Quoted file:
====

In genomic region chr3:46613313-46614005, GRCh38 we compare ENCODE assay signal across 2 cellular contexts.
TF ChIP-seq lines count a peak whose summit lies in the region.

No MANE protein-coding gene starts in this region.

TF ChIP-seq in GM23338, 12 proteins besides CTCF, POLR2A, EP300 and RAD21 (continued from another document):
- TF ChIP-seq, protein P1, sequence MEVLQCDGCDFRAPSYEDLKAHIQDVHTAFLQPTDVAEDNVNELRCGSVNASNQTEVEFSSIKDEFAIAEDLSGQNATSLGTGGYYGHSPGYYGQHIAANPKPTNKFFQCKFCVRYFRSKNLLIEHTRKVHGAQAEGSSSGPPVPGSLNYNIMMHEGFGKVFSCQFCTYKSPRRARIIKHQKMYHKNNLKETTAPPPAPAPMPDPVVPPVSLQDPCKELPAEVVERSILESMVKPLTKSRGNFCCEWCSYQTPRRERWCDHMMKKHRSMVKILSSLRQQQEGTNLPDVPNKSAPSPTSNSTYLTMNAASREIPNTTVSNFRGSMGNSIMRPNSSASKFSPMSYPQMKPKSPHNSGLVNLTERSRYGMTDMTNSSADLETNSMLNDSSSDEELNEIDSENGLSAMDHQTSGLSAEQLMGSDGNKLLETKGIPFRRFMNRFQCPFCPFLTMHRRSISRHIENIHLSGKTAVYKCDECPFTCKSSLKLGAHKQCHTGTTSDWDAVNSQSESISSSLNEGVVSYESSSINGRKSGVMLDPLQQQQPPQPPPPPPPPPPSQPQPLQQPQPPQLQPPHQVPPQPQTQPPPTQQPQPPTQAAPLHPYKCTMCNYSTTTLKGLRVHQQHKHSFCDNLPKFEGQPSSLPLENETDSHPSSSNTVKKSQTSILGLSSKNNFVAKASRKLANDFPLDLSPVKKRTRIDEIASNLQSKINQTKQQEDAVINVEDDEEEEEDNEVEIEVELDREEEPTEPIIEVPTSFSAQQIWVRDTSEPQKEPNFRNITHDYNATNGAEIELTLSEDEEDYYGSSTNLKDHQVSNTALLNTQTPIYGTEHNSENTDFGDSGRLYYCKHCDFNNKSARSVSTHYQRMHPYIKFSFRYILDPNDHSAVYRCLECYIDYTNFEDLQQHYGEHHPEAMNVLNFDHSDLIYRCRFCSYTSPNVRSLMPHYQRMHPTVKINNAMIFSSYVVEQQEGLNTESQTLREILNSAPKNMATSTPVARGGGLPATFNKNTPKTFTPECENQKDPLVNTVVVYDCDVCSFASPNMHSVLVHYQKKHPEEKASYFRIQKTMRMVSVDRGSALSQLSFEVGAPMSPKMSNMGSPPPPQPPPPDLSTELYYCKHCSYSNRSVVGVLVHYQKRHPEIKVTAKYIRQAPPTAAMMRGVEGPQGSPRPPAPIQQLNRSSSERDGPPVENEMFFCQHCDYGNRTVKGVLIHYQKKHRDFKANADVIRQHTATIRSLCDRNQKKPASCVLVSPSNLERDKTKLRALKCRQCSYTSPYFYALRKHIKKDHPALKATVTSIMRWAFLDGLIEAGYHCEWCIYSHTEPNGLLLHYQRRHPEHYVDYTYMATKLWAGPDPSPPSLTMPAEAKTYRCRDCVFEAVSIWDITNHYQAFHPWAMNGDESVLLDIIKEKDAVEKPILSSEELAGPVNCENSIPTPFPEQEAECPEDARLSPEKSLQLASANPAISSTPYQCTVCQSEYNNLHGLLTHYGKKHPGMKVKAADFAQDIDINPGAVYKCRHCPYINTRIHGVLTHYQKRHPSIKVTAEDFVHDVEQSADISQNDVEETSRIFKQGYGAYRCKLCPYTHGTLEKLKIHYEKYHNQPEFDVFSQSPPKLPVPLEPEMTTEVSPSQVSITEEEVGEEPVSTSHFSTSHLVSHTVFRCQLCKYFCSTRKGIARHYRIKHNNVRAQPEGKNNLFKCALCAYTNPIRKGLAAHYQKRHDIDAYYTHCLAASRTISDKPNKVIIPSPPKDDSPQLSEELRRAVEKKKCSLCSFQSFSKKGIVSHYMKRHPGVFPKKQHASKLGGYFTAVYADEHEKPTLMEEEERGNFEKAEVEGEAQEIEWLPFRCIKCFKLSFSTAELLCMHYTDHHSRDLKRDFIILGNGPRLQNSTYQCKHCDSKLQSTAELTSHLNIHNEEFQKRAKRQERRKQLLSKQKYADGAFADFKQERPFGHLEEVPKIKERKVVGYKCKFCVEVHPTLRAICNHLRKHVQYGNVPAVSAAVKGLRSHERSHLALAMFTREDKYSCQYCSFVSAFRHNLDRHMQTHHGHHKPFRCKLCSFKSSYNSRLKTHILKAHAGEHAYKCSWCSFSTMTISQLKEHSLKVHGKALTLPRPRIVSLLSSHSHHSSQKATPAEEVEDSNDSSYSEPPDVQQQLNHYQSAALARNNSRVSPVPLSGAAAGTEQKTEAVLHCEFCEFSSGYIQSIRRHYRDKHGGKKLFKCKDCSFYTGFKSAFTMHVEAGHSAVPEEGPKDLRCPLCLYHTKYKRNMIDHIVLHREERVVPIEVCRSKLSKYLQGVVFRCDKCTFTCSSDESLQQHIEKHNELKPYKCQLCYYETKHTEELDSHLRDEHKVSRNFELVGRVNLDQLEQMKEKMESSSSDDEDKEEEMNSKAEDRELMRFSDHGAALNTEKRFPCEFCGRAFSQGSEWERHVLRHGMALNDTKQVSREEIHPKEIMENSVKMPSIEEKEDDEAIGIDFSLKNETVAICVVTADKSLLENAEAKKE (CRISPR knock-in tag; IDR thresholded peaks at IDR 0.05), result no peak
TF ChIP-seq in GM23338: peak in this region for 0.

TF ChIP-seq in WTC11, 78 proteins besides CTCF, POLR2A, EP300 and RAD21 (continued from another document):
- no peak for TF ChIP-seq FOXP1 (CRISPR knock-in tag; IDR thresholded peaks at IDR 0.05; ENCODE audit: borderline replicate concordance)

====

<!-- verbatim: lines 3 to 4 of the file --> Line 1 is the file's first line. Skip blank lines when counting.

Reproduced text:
No MANE protein-coding gene starts in this region.

TF ChIP-seq in GM23338, 12 proteins besides CTCF, POLR2A, EP300 and RAD21 (continued from another document):